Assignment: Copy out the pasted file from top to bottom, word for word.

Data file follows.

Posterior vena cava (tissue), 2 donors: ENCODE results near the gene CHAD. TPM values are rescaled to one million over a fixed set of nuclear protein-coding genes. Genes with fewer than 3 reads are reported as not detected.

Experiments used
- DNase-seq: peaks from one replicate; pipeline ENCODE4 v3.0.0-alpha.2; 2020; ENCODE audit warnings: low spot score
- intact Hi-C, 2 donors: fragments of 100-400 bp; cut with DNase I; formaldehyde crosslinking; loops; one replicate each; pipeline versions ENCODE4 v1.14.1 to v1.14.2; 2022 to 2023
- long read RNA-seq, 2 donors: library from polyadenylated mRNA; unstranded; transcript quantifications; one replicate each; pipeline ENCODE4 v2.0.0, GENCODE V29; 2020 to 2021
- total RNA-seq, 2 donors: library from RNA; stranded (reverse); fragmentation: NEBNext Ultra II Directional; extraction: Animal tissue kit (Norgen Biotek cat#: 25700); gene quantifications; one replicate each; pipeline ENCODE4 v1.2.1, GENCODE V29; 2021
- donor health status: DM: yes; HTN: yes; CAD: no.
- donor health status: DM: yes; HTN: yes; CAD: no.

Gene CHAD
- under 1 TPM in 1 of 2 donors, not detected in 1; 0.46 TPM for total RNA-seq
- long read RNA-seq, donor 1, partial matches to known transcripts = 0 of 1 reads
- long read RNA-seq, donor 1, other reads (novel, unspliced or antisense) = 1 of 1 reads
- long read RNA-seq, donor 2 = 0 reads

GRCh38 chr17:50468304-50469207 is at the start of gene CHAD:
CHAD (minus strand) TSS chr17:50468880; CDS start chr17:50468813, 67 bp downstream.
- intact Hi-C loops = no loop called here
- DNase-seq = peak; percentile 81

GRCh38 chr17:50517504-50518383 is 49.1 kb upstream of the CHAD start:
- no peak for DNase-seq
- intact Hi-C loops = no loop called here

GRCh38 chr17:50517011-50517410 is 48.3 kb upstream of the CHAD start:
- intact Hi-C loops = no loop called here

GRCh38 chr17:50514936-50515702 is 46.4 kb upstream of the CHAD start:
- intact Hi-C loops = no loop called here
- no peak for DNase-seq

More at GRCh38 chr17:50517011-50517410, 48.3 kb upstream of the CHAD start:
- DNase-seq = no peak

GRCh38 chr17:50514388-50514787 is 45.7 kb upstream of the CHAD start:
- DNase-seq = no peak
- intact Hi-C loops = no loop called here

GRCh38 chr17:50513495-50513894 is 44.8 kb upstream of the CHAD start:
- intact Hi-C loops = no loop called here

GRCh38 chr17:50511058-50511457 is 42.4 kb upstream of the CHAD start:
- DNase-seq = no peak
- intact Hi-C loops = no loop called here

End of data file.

Posterior vena cava (tissue), 2 donors: ENCODE results near the gene CHAD. TPM values are rescaled to one million over a fixed set of nuclear protein-coding genes. Genes with fewer than 3 reads are reported as not detected.

Experiments used
- DNase-seq: peaks from one replicate; pipeline ENCODE4 v3.0.0-alpha.2; 2020; ENCODE audit warnings: low spot score
- intact Hi-C, 2 donors: fragments of 100-400 bp; cut with DNase I; formaldehyde crosslinking; loops; one replicate each; pipeline versions ENCODE4 v1.14.1 to v1.14.2; 2022 to 2023
- long read RNA-seq, 2 donors: library from polyadenylated mRNA; unstranded; transcript quantifications; one replicate each; pipeline ENCODE4 v2.0.0, GENCODE V29; 2020 to 2021
- total RNA-seq, 2 donors: library from RNA; stranded (reverse); fragmentation: NEBNext Ultra II Directional; extraction: Animal tissue kit (Norgen Biotek cat#: 25700); gene quantifications; one replicate each; pipeline ENCODE4 v1.2.1, GENCODE V29; 2021
- donor health status: DM: yes; HTN: yes; CAD: no.
- donor health status: DM: yes; HTN: yes; CAD: no.

Gene CHAD
- under 1 TPM in 1 of 2 donors, not detected in 1; 0.46 TPM for total RNA-seq
- long read RNA-seq, donor 1, partial matches to known transcripts = 0 of 1 reads
- long read RNA-seq, donor 1, other reads (novel, unspliced or antisense) = 1 of 1 reads
- long read RNA-seq, donor 2 = 0 reads

GRCh38 chr17:50468304-50469207 is at the start of gene CHAD:
CHAD (minus strand) TSS chr17:50468880; CDS start chr17:50468813, 67 bp downstream.
- intact Hi-C loops = no loop called here
- DNase-seq = peak; percentile 81

GRCh38 chr17:50517504-50518383 is 49.1 kb upstream of the CHAD start:
- no peak for DNase-seq
- intact Hi-C loops = no loop called here

GRCh38 chr17:50517011-50517410 is 48.3 kb upstream of the CHAD start:
- intact Hi-C loops = no loop called here

GRCh38 chr17:50514936-50515702 is 46.4 kb upstream of the CHAD start:
- intact Hi-C loops = no loop called here
- no peak for DNase-seq

More at GRCh38 chr17:50517011-50517410, 48.3 kb upstream of the CHAD start:
- DNase-seq = no peak

GRCh38 chr17:50514388-50514787 is 45.7 kb upstream of the CHAD start:
- DNase-seq = no peak
- intact Hi-C loops = no loop called here

GRCh38 chr17:50513495-50513894 is 44.8 kb upstream of the CHAD start:
- intact Hi-C loops = no loop called here

GRCh38 chr17:50511058-50511457 is 42.4 kb upstream of the CHAD start:
- DNase-seq = no peak
- intact Hi-C loops = no loop called here